Reminiscence – Review

It’s very odd to consider that something so on-the-nose can be so charming, but we don’t really grapple with science fiction in the same way we used to. Nostalgia has become an obnoxiously widespread part of pop culture, and most don’t want to admit that they buy into every bit because it’s easier to look back than to a bleak, uncertain, almost guaranteed-to-be-doomed future. The issue is when we get lost in it, patiently sitting in it like a cacoon while we wait for our present to get better.

Reminiscence is the first film from Lisa Joy, written and directed by the Westworld co-creator, and it’s a sort of time-capsule that we look at for both comfort and stomach-churning illness. Nick Bannister (Hugh Jackman) is a drug peddler. He doesn’t sell anything you can swallow, at least outside of the hard pill of reality; instead, he sells an experience, one that involves a water tank and neural interface that lets you connect with your memories. Jackman’s aging, sad, and suffers from PTSD after vaguely described “border wars” that ended in the rising seas bursting through levees to turn the coasts into abysmal slums. Working with Watts Sanders (Thandiwe Newton), he hooks people up and allows them to escape their depressing reality by indulging in their happier memories. He moonlights for the Miami PD, assisting in interrogations, but he doesn’t feel good about it. When Mae (Rebecca Ferguson) walks in just as the two are closing up shop, desperate to find her keys, Bannister is smitten and indulges, her, leading to a whirlwind romance that ends in tragedy when she disappears. Nick searches throughout the drowned coast, learning that Mae was never who she said she was and questioning whether the woman he loves ever truly existed.

There’s nothing truly new here, but some of the notes are played with such contemplative beauty that Joy’s debut feels closer to classic noir films like Dangerous Passage [1944] or The Big Sleep [1946] instead of the sci-fi trappings of Roland Emerich’s The Day After Tomorrow [2004]. She’s taken her gimmick (capitalism overtaking society via climate change and nostalgia) and used it to launch a classic noir, drenching it in deep dark colors and Hugh Jackman’s sweat to give us a voyeur view of a man’s obsession with a woman.

Where I get hung up is the slavish attention given to certain shots, spending so much of the budget on making Miami look drowned or having Hugh Jackman swim through seats that once housed opera fans. It’s all surreal and otherworldly (and coming like a freight train in our day-to-day reality), but it bogs down any attempt to make us care about these characters. I love Hugh Jackman. Thandiwe Newton is a treasure. Hell, Rebecca Ferguson could take over the entirety of Hollywood if she wanted to. None of these titans can outweigh the director’s graphic novel vision, which leads to gorgeous shots that mostly don’t add much to the narrative. Perhaps the most glaring issue is the fact that Ferguson doesn’t get a lot to do. She’s got so much character, but no onscreen presence despite her haunting the entirety of the film. Newton gets a good amount to do, Jackson is reveling in being Hollywood’s hottest 50-year-old, and Ferguson just gets…set aside.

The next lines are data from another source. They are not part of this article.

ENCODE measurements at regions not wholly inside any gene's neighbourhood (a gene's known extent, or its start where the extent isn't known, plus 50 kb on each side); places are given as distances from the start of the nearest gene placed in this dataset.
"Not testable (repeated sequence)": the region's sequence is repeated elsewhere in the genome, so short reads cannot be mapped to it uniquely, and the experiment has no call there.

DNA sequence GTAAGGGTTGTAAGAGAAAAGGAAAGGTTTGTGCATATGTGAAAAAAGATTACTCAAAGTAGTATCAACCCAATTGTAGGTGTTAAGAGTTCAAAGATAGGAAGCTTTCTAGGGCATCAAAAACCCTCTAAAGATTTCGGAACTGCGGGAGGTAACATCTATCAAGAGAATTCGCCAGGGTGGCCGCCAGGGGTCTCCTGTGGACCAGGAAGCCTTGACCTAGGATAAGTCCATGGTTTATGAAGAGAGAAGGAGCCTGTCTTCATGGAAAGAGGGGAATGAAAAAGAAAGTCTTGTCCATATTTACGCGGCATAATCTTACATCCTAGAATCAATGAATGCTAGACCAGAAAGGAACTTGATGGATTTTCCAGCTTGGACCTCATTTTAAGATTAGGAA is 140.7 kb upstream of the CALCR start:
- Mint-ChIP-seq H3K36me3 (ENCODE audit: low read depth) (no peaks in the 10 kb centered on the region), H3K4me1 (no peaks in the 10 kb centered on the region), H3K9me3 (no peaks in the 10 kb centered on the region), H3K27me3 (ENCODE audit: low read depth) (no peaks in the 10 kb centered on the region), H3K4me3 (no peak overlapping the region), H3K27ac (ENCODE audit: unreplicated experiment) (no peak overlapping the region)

And that shouldn’t take away from any enjoyment of the film, which feels all of fresh and nostalgic in and of itself. Joy, in a film about the dangers of nostalgia, cannot help but indulge in her own. There are wonderful sequences that feel like 40s noir, but also ideas that could have come from 90s sci-fi and horror flicks akin to what I watched as a kid. Sometimes it’s okay to indulge in our nostalgia to escape, but Joy is putting enough seasoning on the noir to keep us prescient of issues that plague our society (the male gaze, climate change, drug addiction, etc) that everything feels relevant.

It really helps to have Ramin Djawadi creating the music. He’s the man behind Game of Thrones and Westworld, but he hasn’t produced anything truly incredible for the silver screen quite yet. This is the first of his film scores that I’ve truly connected with, his alto guitars gleefully melding with his timpani drums and atmos. We get several fun scores a year, but this is one of the first that I felt melded perfectly with its subject matter.

Reminiscence is a strange beast and one that won’t tickle everyone’s fancy. I had a good time with it despite some misgivings, and I feel a genuine excitement at the thought of showing it to my friends and family. Flawed, frustrating, but infinitely beautiful, Reminiscence made Lisa Joy a name to keep an eye on.

Reminiscence is currently in theatres and streaming on HBO Max until September 19th.

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